Brand Saga: Tupperware India, the brand that humanized ‘dabbas’

Sneha Yadav
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Tupperware India advertising journey

This Thursday we walk down the memory lane with the Tupperware India advertising journey, understanding how this brand became an audience favorite and a part of the daily lingo to the point that Tupperware memes are till date a rage.

Forgot your Tupperware tiffin box somewhere? It’s a tough situation ahead, as your mother gives you that deadly stare. 'Dabbas’ have been our constant companion. Mothers probably adore these dabbas more than they adore us. There were days the empty boxes of premium butter cookies and Bournvita or Chyawanprash bottles were used for storage. Enter Tupperware. We take a look at the Tupperware India advertising journey for our love for the brand and for our mother's love for the dabbas.

Tupperware’s India Debut

In 1946, Earl Silas Tupper laid the foundation of Tupperware in Leominster, Massachusetts. With his acumen, he identified a need gap and developed plastic containers used in households to contain food and keep it airtight, which featured a then-patented "burping seal".


In 1996, after creating waves in a few European countries, Tupperware kickstarted operations in India with their Fridge Range - Jugs, Tumbler, Cool N Fresh, and Bowled Over. Delhi being the first market, the company did its debut with a sales force of 30-40 women and an employee force of 10-15 people.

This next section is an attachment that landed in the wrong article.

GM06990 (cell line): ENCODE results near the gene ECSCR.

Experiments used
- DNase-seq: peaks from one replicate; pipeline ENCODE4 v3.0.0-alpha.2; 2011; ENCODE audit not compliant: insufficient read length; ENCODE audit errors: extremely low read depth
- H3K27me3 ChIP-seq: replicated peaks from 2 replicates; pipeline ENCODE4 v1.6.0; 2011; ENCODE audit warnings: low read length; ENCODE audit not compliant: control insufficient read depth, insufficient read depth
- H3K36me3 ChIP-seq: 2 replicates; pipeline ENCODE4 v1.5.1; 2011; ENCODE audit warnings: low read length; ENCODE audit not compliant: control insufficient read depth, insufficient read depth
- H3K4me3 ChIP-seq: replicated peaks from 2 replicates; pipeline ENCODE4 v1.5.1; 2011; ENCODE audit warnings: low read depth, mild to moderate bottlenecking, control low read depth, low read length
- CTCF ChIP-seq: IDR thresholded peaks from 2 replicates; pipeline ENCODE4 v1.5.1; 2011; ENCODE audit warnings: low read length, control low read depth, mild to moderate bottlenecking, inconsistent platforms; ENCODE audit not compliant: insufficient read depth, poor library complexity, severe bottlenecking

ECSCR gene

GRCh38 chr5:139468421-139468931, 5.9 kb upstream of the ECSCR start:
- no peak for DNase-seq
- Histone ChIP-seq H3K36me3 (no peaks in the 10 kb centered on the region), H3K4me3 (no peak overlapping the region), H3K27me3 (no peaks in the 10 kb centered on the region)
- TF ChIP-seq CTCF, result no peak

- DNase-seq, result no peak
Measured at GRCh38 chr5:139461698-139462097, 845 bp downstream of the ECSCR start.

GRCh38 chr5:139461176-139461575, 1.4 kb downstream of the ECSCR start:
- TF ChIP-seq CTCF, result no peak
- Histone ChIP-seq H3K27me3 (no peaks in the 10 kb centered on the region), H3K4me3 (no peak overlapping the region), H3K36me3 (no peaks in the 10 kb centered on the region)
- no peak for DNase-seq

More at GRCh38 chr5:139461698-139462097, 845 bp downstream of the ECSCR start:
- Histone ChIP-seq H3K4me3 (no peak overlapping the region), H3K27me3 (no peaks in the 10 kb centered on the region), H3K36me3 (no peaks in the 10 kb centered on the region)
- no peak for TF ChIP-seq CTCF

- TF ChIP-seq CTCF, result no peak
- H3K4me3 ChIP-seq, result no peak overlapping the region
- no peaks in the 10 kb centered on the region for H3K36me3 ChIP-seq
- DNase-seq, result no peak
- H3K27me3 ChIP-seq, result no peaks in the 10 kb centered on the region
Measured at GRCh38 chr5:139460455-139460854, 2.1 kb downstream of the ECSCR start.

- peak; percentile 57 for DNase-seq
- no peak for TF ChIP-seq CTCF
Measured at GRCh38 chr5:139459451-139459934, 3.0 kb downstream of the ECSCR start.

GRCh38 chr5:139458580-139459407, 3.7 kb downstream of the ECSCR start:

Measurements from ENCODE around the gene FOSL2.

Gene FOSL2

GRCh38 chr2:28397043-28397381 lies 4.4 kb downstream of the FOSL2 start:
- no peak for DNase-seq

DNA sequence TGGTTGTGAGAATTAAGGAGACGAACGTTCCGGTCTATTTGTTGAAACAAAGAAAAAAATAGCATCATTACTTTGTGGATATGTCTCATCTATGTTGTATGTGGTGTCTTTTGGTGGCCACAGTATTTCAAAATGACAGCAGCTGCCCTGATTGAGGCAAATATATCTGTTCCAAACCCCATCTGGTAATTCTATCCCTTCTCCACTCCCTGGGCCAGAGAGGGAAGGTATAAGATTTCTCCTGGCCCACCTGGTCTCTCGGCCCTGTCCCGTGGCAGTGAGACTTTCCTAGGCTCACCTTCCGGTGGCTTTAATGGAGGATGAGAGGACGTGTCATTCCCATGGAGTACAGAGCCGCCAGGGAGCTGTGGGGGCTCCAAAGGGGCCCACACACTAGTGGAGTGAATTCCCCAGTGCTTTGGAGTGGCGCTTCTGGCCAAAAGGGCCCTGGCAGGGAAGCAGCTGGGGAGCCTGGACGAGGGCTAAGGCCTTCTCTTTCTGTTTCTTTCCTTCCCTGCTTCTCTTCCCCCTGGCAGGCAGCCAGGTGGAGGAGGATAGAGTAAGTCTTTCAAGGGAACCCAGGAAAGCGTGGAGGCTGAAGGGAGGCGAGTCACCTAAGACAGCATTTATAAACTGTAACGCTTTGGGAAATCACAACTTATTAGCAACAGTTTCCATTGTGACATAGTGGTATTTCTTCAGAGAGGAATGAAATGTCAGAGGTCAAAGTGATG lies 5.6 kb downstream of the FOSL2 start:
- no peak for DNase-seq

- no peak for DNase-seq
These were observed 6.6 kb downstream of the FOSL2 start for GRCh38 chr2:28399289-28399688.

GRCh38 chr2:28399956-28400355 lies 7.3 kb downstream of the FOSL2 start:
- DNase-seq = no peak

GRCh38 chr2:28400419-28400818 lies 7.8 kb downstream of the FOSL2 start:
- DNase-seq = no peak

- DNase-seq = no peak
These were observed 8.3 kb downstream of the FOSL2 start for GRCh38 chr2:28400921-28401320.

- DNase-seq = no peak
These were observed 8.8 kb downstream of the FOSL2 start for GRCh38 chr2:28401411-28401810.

Tupperware is now sold in almost 100 countries. The company claims that in seven decades, their products have become more diverse, environmentally responsible, and durable.


Tupperware India Advertising Journey - The Woman's World

The success of Tupperware has been majorly credited to the brains of Brownie Wise, an American salesperson, who identified the need for product demos and introduced a party plan system, which ultimately created entrepreneurial opportunities for women. This system went on to break all records and made Tupperware a leading homeware brand across the globe.